Even if you are not interested in birds you’re likely to know a dozen or a dozen and a half species. Robins, crows, bluebirds, a few ducks, a swan, some hawks, bald eagles, an owl and, if you live in the western United States, the magpie. And then there is the starling, more precisely the European starling, pretty much wherever you like in North America.
The starling, one of those black birds, is an exotic — not native to our continent. In 1890 there was this Shakespeare devotee living in New York City who was determined to enlighten the New World with every one of Great Britain’s birds mentioned by Shakespeare by introducing them to the New World. He released a hundred pairs of European starlings in Central Park. “Where else?” He might have chosen the somewhat more attractive pink starling, but then, William Shakespeare wasn’t specific to species.
For trivia buffs “he” was Eugene Schieffelin. He released 60 pairs of birds on March 16, 1890, and 40 pairs of birds on April 25, 1891.
Starlings immediately and enthusiastically took advantage of the opportunities offered them by a whole new continent. In fewer than 50 years starlings appeared on the Pacific Coast, not just as outliers but as settled citizens. Now, of course, despite some hapless attempts to control or eradicate them they are part of our lists of birds.
It’s another example of what an introduced organism faced with new opportunity can do, especially if it has no natural predators.
The starling, the rock-dove pigeon, the house sparrow and nowadays the Eurasian collared dove, all exotic, have conquered this large land mass partly by driving some native birds from traditional nesting sites, with consequent reductions, often severe, of populations of those native species.
The starling is not a true blackbird, but it is blackish and usually illustrated with true blackbirds — Brewer’s blackbird, brown-headed cowbird, red-winged blackbird, etc. — for publishing convenience. The starling is the short-tailed “blackbird.” It looks triangular in flight. Flight is swift, direct, often with other starlings. Slightly smaller than a robin (about 8 inches in length) with a large sharp bill that turns yellow in spring breeding time. Read: now. Voice is varied, from a harsh “tsseeer” to whistles and clicks. They often mimic other birds or manmade repetitive sounds.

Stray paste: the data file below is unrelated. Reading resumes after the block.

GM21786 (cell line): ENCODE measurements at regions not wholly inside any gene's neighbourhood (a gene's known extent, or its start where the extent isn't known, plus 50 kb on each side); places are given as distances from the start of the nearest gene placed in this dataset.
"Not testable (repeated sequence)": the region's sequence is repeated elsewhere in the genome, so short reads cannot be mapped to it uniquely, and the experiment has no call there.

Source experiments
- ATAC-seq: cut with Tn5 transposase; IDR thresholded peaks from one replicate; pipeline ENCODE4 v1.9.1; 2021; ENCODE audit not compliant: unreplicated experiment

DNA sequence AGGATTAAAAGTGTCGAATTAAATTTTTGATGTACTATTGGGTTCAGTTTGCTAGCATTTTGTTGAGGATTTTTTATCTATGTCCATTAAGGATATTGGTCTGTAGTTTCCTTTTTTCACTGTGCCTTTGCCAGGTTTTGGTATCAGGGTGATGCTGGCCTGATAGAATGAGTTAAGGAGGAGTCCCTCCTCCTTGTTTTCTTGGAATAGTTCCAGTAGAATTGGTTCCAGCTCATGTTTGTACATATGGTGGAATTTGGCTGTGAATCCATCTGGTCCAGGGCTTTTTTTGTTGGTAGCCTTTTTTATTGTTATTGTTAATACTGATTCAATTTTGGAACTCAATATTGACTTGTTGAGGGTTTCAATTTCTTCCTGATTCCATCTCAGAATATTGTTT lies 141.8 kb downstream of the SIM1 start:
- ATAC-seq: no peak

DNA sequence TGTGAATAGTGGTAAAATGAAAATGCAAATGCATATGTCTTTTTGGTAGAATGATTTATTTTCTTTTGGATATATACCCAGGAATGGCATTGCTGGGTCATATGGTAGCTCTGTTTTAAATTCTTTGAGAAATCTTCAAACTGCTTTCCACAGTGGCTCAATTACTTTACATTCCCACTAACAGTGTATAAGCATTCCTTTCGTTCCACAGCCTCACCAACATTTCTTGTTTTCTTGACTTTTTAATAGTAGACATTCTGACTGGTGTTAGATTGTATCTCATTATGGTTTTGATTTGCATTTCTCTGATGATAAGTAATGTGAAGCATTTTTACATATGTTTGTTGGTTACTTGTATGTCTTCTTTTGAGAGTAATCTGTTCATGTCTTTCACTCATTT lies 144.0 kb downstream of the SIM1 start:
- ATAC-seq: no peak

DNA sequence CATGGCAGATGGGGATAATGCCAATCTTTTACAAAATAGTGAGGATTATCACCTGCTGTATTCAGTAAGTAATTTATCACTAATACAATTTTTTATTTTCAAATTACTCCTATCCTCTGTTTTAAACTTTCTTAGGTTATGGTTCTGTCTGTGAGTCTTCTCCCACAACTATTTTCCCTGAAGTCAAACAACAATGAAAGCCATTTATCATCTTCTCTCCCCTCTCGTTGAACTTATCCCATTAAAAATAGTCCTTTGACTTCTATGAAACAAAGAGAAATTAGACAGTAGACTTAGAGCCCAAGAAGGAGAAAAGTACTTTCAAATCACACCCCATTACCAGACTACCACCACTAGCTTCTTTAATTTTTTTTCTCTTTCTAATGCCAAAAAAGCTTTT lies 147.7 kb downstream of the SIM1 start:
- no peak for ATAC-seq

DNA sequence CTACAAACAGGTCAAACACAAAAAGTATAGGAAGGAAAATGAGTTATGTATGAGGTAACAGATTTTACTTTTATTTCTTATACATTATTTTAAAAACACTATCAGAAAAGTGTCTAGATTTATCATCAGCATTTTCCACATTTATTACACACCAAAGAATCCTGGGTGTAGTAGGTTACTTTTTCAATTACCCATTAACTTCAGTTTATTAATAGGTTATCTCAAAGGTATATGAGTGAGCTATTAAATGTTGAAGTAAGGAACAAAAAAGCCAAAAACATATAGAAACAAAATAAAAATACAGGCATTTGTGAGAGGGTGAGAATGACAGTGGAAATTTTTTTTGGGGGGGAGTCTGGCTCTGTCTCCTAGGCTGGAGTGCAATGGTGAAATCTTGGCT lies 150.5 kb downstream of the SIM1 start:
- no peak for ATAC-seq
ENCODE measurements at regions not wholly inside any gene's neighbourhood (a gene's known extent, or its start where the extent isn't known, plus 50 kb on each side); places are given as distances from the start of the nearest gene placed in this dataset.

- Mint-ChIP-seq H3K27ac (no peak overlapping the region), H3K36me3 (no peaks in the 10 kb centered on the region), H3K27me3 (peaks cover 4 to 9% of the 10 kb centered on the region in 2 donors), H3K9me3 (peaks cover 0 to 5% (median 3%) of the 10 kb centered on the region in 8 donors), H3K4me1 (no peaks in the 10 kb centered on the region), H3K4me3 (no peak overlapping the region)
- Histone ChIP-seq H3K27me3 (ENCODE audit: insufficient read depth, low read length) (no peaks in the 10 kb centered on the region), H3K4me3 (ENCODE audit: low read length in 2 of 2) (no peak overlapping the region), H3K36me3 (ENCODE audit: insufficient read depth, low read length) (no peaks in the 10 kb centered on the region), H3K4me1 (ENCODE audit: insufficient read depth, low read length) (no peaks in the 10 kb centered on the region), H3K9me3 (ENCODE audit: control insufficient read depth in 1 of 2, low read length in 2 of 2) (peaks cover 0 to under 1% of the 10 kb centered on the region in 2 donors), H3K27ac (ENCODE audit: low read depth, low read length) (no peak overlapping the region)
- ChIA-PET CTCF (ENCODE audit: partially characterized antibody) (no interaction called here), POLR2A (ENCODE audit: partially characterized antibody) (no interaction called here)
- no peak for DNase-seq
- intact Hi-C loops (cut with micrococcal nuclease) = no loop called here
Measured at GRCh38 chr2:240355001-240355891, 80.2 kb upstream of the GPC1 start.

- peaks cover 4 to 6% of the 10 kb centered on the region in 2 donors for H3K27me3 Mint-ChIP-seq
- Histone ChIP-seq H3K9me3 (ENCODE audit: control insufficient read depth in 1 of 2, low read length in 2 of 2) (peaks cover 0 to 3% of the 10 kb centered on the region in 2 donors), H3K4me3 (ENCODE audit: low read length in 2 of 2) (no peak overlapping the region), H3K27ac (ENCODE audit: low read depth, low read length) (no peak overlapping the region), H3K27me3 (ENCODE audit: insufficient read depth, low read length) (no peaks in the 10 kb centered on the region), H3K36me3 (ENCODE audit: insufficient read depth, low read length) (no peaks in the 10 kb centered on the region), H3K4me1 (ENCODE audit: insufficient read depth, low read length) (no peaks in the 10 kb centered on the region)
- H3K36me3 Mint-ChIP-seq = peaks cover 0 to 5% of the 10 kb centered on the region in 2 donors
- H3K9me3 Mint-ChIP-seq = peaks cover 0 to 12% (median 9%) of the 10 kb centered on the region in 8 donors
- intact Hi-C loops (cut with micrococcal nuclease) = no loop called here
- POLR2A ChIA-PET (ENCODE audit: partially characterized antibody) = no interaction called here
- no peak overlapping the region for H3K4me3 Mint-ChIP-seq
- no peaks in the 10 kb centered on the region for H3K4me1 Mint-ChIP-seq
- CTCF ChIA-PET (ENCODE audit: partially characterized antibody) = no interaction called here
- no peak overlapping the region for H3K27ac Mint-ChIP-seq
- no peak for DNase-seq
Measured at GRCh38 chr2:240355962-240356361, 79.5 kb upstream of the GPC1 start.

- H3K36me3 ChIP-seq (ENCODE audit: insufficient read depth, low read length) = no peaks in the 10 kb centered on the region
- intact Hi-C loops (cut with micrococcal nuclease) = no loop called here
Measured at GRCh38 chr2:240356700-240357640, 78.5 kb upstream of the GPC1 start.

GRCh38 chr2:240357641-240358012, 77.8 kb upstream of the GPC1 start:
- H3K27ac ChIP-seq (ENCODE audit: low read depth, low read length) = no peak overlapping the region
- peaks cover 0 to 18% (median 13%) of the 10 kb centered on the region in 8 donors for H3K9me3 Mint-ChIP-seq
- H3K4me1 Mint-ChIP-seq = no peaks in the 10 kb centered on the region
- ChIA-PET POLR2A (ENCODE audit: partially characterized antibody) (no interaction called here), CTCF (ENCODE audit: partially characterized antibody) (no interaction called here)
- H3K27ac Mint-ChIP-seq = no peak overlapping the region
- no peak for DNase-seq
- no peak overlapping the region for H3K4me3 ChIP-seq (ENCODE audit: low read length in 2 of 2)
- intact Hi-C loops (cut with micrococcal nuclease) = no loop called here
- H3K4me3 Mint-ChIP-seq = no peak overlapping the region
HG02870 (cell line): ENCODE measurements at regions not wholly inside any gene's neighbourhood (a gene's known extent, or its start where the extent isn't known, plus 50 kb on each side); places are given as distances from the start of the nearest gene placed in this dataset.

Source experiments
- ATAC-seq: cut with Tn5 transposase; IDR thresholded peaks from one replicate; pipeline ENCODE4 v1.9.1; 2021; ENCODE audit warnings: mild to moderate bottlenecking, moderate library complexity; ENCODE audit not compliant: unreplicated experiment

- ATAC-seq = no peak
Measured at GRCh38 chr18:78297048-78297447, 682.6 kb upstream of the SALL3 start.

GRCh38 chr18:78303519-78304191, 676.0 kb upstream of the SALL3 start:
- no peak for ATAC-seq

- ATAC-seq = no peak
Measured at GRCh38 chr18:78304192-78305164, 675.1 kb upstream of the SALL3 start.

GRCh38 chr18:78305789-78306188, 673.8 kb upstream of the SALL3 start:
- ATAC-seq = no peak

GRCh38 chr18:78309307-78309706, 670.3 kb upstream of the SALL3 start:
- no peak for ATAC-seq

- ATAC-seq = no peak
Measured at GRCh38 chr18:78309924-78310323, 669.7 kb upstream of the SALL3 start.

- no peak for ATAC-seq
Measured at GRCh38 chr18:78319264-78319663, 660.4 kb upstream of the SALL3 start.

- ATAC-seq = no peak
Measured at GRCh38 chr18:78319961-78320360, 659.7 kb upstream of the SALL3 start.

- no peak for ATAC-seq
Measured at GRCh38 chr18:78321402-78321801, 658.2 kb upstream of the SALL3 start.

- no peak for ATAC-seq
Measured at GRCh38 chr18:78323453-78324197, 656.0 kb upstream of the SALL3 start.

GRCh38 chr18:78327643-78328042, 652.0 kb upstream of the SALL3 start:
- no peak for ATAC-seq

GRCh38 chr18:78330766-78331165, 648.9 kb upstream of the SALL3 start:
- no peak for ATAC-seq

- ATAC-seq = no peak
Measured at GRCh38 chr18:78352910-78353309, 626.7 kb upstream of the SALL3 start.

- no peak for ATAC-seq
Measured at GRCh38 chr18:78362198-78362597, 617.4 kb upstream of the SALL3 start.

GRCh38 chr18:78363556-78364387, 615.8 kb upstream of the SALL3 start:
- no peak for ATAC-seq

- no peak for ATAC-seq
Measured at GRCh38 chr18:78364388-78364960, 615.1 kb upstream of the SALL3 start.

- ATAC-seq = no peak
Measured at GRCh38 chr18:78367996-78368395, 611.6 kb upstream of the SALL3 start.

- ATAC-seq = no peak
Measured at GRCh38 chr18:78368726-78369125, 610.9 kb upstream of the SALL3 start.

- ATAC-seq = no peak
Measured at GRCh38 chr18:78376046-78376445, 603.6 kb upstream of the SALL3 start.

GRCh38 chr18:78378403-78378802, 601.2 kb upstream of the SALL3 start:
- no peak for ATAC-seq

Starlings return early in spring, often beating native species to nesting holes. Starlings are the short-tailed “blackbird,” as I mentioned. Grackles are long-tailed. Brewer’s blackbirds and cowbirds have tails of medium length.
Where starlings are prolific (Europe, some southeastern United States) they sometimes form into large gatherings and indulge in spectacular coordinated aerial maneuvers.
Field Notes: Plants, trees and grasses are greening up, leaving out and starting to flower according to their time. Some aspen trees have catkins down to here. Other trees have just budded out, and some aspens are still dormant and look to stay that way.
Migrating birds follow general schedules of return to the valley, but there are variations. If you’re going to travel perhaps thousands of miles, you may hit a spell of bad weather or, conversely, a series of favorable traveling weather and find yourself too far north too soon or hunkered down in some desolate little town with one broken-down motel and a saloon full of yahoos.
For example, my pocket guide says osprey return to the Hole on April 1. A few ospreys did show up on April 1, but then there seemed to be almost a week before any more reports came in.
Many of us watch for returning birds in spring, and many of us make note of the first returning bluebird or robin or great blue heron. For those inclined to report their sightings there’s word of mouth, making notes on calendars, getting their observation to Nature Mapping Jackson Hole and bragging at the coffee klatch. To get your observation on Nature Mapping’s database, look up the website NatureMappingJH.org or through the Jackson Hole Wildlife Foundation at JHWildlife.org.
Now for some observations I’ve gotten in the last month or so: On March 16 Mary Moreno saw a northern goshawk, which took a collared dove. Starting with Loy Kiefling’s turkey vulture in South Park on March 23, up to three vultures are being frequently seen now.
On March 22 Bernie McHugh noticed a fox sparrow in Wilson at his feeder. By March 24 he had 82 common redpolls, and on March 30 he had three chipping sparrows. The redpolls built up to 91 birds, which vanished and spread out around the valley with a few being seen still this week.
A group of common redpolls foraged in the rocks near the National Museum of Wildlife Art on April 1. That report came from Devon Pieper, who gave a nice description of the redpolls.
On Sunday a short ride north of Jackson revealed meadowlarks. Osprey and osprey nests with Canada geese. Sandhill canes seen and heard (Alice Richter) and building numbers of great blue herons. Cassin’s finches have arrived on Sunday.
On a sunny spring morning both a least chipmunk and one ground squirrel came up for air, but they don’t seem to care for rain.
Breaking news: On Sunday afternoon Bru Wicks photographed a male ring-necked pheasant on Spring Gulch Road.
Bert Raynes © 2016